Bulgaria - Chapter 2 - Arbitration Law and Practice in Central and Eastern Europe - Second Edition
1. GENERAL LEGAL FRAMEWORK
1.1 National law
a) Current status
What is the current status? When was it enacted? Have there been amendments?
The legislative regulation of arbitration in the Republic of Bulgaria at the present moment is provided for by the Civil Procedure Code (“CPC)”, the Law on International Commercial Arbitration (“LICA”) and concerning recognition and enforcement of foreign arbitral awards – The Code on International Private Law (“CIPL”).
Arbitration as an alternative dispute resolution means has existed in Bulgaria since the first Bulgarian Law on Civil Procedure was adopted in 1892. Similar provisions were later reproduced in the amended version of the Bulgarian Law on Civil Procedure enacted in 1930. The first arbitrations took place within the system of the Bulgarian Chamber of Commerce and Industry (“BCCI”) after 1896 when Rules concerning Arbitration were adopted by the newly founded BCCI.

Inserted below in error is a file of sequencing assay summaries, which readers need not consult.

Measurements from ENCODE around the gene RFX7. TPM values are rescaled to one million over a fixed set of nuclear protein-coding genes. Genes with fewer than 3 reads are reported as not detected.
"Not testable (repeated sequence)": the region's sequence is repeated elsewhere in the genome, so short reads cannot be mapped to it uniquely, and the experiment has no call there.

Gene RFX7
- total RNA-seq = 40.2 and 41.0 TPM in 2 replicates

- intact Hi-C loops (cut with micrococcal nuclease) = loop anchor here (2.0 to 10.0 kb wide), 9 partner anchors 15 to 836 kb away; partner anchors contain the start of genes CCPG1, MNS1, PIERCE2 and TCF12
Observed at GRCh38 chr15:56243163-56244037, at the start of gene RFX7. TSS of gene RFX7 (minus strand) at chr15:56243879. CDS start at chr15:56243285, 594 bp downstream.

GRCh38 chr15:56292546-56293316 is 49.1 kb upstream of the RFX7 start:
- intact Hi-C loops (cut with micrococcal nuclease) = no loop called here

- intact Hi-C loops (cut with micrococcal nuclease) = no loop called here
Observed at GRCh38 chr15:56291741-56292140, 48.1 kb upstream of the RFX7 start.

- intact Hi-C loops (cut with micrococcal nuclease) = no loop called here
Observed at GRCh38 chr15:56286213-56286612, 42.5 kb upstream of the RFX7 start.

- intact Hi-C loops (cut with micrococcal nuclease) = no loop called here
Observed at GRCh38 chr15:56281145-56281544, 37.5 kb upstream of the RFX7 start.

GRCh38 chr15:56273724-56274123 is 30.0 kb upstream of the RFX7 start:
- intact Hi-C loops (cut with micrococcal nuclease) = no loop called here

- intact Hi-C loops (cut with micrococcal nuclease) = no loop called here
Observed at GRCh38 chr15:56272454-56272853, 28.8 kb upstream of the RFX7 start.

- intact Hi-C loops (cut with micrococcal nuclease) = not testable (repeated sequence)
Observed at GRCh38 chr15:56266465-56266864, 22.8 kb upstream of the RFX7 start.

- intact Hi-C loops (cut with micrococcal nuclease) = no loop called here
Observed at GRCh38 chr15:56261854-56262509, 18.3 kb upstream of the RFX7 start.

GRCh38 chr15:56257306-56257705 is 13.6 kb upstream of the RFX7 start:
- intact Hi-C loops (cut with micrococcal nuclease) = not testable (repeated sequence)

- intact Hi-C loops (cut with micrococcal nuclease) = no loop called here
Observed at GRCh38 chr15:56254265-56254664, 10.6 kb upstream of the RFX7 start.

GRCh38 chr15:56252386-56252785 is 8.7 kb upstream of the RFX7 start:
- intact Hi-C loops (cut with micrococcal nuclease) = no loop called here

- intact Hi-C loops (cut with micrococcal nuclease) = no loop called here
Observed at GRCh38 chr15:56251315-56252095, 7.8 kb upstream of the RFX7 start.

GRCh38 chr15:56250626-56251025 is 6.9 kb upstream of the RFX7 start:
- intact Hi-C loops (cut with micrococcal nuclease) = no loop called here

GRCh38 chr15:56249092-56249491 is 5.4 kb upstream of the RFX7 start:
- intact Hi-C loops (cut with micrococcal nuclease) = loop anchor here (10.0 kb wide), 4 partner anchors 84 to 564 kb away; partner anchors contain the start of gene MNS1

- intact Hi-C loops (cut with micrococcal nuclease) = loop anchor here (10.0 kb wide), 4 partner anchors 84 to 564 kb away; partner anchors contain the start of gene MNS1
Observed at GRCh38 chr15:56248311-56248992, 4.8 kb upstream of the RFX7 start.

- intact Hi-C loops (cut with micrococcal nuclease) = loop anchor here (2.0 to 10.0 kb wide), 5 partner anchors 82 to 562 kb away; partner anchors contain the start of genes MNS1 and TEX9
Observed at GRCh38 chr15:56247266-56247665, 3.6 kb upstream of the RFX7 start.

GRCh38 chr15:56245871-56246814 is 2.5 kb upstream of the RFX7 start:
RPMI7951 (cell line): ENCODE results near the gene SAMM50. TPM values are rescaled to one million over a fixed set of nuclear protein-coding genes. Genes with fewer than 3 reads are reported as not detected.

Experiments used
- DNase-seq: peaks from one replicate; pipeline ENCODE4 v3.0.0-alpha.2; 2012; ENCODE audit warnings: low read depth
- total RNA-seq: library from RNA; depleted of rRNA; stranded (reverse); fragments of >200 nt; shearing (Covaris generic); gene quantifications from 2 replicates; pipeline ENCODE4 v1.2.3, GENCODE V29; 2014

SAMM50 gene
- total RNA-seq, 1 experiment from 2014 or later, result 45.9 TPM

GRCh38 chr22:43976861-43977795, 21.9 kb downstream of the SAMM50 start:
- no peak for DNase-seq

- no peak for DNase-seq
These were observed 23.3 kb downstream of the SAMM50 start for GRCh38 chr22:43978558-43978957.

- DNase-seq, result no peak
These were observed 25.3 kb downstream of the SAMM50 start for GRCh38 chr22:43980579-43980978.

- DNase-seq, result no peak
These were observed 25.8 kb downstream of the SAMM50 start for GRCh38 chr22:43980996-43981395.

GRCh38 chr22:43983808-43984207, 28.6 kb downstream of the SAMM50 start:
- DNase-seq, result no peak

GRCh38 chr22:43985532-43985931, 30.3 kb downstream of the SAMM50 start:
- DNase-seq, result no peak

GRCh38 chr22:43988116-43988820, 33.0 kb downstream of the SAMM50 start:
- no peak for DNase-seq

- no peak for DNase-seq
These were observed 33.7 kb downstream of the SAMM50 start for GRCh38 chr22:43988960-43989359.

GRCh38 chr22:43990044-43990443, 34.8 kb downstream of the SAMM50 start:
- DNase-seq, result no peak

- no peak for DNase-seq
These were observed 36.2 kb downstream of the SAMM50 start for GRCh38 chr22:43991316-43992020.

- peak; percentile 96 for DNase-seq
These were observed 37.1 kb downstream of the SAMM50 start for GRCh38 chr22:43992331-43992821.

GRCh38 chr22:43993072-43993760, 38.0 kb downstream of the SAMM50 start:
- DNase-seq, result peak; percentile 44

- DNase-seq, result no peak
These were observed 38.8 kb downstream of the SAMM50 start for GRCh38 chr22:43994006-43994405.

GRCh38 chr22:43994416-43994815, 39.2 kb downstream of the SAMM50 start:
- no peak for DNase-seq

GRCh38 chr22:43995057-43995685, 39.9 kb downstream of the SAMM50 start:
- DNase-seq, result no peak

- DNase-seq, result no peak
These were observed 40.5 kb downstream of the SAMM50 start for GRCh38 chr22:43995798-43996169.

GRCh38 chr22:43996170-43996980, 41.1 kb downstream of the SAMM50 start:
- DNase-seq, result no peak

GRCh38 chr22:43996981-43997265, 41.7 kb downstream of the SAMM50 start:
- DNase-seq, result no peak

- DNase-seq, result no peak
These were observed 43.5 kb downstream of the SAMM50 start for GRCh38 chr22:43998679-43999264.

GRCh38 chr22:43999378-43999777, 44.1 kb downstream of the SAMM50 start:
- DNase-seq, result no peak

Arbitration, however, did not acquire great popularity in Bulgaria before World War II due to various reasons. A major obstacle was the envisaged admissibility of voluntary arbitration only to existing and not to future disputes. Another important factor was that the law did not oblige arbitrators to apply the relevant legislation with respect to the substance of the case. The practical result was that the sheer bulk of the disputes were decided by arbitrators acting as amiable compositeurs [ex aequo et bono]. The fact that Bulgaria never ratified the 1923 Geneva Protocol on Arbitration Clauses and the Convention on the Enforcement of Foreign Arbitral Awards was an additional negative factor.